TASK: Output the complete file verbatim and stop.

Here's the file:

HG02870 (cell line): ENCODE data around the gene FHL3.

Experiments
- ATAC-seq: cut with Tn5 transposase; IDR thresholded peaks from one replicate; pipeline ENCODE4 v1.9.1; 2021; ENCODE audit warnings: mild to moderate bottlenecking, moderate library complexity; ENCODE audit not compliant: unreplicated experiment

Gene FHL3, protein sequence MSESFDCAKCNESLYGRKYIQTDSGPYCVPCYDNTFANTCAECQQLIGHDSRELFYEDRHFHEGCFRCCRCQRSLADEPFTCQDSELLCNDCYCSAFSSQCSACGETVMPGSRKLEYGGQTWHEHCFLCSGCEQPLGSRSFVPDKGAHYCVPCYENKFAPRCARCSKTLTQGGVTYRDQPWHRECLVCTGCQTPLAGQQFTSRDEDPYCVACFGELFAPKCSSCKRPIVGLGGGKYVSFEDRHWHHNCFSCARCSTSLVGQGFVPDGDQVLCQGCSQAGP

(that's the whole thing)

HG02870 (cell line): ENCODE data around the gene FHL3.

Experiments
- ATAC-seq: cut with Tn5 transposase; IDR thresholded peaks from one replicate; pipeline ENCODE4 v1.9.1; 2021; ENCODE audit warnings: mild to moderate bottlenecking, moderate library complexity; ENCODE audit not compliant: unreplicated experiment

Gene FHL3, protein sequence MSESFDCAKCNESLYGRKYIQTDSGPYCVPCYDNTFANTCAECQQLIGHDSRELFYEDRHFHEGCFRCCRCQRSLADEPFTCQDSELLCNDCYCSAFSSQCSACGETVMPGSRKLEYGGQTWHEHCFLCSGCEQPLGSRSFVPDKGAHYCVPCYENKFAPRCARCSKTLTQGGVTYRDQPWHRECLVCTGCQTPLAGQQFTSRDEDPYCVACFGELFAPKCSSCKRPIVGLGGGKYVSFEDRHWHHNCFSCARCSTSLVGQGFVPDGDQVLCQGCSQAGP